You’ve probably never heard of Missouri state Rep. Rory Ellinger (D-University City). Last week, Ellinger introduced a bill that represents the most powerful assault weapons ban to date, and when you hear about its content, you might not think it’s such a good idea. But I do. I think it’s groundbreaking and even though it probably won’t pass it could lead the way to lesser but achievable gun control laws in that state.
Ellinger’s HB545 would not only ban the sale of assault weapons, it would also ban the manufacturing and importation of assault weapons. If that wasn’t strong enough, the bill would criminalize the possession of an assault weapon following a 90-day period during which owners would be forced by law to relinquish their assault weapons to authorities.
Again, there’s no chance of the bill passing and Ellinger readily admits it. But it’s a stroke of genius nonetheless. Not necessarily because I think it’s a fantastic idea (frankly, a buy-back program is more effective), but because it’s strategically brilliant.
First, the bill makes other assault weapons bans seem comparatively innocuous. Line up Ellinger’s bill next to Sen. Diane Feinstein’s (D-CA) assault weapons ban, which would outlaw the sale of around 140 different assault rifles and semi-automatic handguns, and suddenly Feinstein’s legislation seems like a more reasonable, moderate alternative. Further, the Ellinger proposal makes bans on extended magazines and comprehensive background checks seem downright pro-gun.
Put another way, it’s kind of like proposing a British-style single-payer healthcare law in advance of a serious push for the public option.
The other consequence of such a bold anti-gun law is that it’s brought out Missouri’s craziest Republican gun zealots. Seriously, it’s astonishing how deeply in the propaganda hole of the NRA and other gun lobbyists the following two Republicans appear to be. But I don’t even think Wayne LaPierre in his most unstable, rubber-pants-in-a-tub-of-tapioca fever dream has even considered the following two ridiculous far-right counterpoints to Ellinger’s legislation, or anything else for that matter.
Missouri Rep. Mike Leara (R-St. Louis County) introduced legislation, HB633, that would criminalize the legislative introduction of any gun control law. Any lawmaker violating the law would be charged with a felony and punished with upwards of four years in prison. Again, this would be for the introduction of a gun control law — not the full-on passage and enforcement of a gun control law under some sort of constitutional challenge. Propose a bill, go to jail.
So suddenly Ellinger’s law doesn’t seem so crazy.
Leave it to the Republicans to take the bait and totally one-up an otherwise unpassable bill with another bill that appears as if it was concocted by Nurse Ratched in response to R.P. MacMurphy asking to watch the World Series in the mental ward.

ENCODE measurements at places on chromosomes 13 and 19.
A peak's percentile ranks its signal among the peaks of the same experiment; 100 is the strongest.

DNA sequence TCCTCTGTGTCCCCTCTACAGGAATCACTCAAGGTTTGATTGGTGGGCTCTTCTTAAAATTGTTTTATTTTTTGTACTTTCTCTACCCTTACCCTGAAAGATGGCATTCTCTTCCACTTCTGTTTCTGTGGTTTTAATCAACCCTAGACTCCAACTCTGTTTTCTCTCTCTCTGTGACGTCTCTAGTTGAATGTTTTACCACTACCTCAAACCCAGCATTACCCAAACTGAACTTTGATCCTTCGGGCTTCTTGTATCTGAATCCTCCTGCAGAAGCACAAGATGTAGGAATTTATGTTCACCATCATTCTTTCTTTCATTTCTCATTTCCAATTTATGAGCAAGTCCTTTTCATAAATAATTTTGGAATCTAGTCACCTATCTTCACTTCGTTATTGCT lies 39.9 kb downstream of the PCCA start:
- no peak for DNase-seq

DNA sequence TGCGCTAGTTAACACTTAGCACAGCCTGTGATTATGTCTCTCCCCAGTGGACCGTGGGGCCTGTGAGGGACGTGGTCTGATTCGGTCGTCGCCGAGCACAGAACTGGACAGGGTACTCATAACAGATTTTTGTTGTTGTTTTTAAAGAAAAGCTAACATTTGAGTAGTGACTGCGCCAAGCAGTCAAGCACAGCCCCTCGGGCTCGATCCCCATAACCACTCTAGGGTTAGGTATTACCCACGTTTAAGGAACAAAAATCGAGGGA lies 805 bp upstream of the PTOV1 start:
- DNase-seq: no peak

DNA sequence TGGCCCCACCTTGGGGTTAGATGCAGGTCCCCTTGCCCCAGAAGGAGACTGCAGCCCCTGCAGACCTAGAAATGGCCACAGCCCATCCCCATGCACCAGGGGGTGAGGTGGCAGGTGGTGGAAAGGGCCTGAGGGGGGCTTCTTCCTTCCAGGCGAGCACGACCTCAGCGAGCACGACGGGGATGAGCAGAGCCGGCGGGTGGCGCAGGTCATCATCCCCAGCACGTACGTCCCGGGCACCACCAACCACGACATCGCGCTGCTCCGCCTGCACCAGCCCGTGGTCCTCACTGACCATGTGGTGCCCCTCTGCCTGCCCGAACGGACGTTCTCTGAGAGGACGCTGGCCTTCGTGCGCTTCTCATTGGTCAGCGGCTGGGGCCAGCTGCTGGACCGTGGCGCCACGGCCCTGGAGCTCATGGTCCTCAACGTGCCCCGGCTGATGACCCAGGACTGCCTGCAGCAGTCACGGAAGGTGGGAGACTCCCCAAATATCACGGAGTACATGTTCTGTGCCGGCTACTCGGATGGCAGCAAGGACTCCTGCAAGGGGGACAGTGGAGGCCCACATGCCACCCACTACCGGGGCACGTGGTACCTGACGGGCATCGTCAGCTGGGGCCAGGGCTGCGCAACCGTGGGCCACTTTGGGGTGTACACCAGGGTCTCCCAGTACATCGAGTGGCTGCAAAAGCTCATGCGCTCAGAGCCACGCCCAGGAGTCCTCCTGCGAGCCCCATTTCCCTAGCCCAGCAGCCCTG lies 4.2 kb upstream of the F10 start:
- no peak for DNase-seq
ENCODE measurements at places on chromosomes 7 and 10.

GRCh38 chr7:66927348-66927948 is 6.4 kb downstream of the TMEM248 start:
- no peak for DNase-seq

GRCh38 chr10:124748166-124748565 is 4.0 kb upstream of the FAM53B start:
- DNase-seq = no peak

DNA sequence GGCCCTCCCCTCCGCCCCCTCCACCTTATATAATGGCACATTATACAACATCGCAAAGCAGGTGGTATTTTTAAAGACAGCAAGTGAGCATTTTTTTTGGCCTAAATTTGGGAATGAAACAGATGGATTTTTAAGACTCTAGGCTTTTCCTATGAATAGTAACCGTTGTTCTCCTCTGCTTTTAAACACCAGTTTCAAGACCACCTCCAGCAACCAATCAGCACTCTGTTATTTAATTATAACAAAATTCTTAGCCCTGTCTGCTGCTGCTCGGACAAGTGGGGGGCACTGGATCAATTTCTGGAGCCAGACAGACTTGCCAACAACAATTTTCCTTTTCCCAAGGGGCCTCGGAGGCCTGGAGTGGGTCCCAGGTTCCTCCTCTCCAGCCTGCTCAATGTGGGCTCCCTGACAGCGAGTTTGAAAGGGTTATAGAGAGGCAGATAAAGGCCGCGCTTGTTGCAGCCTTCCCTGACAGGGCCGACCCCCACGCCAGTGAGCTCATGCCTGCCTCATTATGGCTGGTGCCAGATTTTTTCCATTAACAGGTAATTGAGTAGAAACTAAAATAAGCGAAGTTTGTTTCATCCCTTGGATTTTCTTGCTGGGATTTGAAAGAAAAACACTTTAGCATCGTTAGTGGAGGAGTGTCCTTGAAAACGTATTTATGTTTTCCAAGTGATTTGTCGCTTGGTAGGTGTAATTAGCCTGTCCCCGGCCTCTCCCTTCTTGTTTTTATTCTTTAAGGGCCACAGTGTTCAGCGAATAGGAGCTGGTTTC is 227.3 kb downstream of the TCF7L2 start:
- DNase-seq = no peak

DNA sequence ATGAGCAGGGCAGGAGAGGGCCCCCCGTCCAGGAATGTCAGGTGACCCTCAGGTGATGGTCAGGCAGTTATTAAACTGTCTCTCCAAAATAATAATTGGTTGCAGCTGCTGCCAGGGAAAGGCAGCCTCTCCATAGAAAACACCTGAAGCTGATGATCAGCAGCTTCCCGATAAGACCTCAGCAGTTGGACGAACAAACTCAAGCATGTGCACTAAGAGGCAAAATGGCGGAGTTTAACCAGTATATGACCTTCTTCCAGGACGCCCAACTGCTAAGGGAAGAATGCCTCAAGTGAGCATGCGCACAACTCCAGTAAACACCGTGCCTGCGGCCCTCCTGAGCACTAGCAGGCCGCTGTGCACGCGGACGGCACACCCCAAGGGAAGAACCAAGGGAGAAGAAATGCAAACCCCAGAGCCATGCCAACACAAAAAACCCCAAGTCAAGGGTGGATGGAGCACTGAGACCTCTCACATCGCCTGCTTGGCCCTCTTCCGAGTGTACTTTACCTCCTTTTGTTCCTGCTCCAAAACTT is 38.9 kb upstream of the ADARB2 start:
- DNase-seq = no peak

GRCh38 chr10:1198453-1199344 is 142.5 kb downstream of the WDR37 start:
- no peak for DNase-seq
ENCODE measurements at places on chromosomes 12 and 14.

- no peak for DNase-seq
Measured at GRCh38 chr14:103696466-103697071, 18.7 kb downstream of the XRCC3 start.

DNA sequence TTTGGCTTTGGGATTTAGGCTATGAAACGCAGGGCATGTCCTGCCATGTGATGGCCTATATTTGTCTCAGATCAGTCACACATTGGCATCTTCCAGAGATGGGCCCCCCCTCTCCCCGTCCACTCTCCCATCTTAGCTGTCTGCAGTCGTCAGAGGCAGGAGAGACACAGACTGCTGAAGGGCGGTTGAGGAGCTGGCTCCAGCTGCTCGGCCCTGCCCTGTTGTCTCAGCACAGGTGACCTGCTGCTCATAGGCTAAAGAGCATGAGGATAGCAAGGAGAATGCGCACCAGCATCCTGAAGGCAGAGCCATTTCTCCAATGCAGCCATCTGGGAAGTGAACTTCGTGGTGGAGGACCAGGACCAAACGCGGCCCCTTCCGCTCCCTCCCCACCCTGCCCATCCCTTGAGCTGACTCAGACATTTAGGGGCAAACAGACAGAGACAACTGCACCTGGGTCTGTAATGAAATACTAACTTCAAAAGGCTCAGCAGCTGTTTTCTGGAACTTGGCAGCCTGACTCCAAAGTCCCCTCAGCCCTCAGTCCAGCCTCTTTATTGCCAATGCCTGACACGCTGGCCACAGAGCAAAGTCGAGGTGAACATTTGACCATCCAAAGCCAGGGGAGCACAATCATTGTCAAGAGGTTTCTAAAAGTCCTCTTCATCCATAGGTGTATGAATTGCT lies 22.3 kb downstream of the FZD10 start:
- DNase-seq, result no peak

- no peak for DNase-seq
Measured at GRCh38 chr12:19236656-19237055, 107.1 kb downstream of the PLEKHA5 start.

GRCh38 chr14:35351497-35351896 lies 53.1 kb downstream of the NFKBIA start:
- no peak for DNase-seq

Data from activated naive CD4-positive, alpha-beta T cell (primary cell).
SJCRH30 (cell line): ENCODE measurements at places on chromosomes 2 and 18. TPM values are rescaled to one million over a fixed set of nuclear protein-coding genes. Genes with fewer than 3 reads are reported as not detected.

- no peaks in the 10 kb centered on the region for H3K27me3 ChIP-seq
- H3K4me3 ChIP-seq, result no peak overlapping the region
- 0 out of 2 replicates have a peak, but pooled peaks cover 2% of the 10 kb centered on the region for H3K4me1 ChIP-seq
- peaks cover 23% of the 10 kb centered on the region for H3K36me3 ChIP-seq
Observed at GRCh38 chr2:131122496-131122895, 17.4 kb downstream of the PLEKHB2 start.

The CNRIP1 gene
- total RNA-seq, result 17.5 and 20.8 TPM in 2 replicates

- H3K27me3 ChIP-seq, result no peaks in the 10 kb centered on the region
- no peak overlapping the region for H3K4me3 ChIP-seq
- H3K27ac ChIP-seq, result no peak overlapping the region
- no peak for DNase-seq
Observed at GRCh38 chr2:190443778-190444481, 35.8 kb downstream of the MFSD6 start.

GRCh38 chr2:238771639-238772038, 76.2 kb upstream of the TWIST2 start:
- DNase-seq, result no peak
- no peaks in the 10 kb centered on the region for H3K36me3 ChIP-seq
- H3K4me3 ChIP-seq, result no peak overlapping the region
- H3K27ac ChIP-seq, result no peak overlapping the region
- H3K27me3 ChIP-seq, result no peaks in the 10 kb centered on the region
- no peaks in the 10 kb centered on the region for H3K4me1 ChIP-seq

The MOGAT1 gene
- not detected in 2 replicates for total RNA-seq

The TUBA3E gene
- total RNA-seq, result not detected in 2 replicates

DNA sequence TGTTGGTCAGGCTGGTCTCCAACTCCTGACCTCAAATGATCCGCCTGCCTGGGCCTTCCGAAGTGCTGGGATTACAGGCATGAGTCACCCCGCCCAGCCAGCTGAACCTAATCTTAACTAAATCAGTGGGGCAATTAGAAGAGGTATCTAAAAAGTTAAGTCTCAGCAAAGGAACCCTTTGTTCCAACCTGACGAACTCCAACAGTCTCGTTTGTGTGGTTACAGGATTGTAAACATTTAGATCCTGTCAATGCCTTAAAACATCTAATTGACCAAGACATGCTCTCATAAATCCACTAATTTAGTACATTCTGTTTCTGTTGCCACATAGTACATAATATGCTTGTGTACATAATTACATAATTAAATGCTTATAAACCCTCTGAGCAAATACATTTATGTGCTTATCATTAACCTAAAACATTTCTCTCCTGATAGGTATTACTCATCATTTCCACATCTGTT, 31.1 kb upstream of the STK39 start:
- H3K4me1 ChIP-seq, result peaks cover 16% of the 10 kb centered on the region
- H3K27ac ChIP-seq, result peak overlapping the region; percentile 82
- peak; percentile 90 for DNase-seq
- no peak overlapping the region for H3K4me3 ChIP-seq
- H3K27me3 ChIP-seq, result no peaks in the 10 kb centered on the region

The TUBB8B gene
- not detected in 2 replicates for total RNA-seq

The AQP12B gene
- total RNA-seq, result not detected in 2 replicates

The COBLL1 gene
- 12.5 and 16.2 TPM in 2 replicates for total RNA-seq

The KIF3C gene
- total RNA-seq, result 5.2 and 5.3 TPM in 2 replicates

But believe it or not, Leara’s gun-control-legislation ban wasn’t the craziest response to Ellinger.
Rep. Eric Burlison (R-Springfield) created actual videotape of his batcrap counterpoint. Watch:
In the video, Burlison travels to a local firing range where he mounts copies of Ellinger’s bill as targets. Then Burlison and other random gun store hooples take turns shooting the hell out of the bill. No, it’s not a clever YouTube parody or a bit from The Onion. An elected representative to the state legislature from the district of Springfield symbolically assassinated the bill.
There are a lot of different ways this could be taken. It was an obnoxious stunt to be sure. But in a more serious sense, what does this tell us about Republican gun zealots? Instead of forming a rational and statesmanlike response, which would be easy to do considering the Ellinger bill, Burlison created a radical Jackass-style video (without the laughs or testicle-injuries). In fact, I couldn’t help but to be reminded of the time when Watergate felon G. Gordon Liddy joked about how he named his firing range targets “Bill” and “Hillary.”
Worse, the message Burlison has delivered not just to his district but to the world is that the only way to solve a problem is to shoot it. This is arguably the central disease of the American gun culture. Throughout our history we’ve literally blasted our way through various crises. Some instances were necessary, like the Revolution, the Civil War and World War II, but too many of them have been shoot-first-ask-questions-later kneejerk exercises in both unnecessary warfare, ridiculously destructive ballistic technology and chest-thumping bellicosity — ultimately conflating the use of weaponry with patriotism. This has been passed down from generation to generation, embedding it within our American DNA and forming the basis for the gun culture.
Burlison probably thought it was funny to literally kill the bill, but it further emphasized why the gun culture needs to be eradicated. This is the broader effort that goes far beyond gun control laws and symbolic votes in Congress. It’s about changing how we view firearms: as inalienable birthrights rather than inanimate killing tools.
As for Rory Ellinger, if he ever decides to run for Congress, I’ll be one of the first to line up with a donation.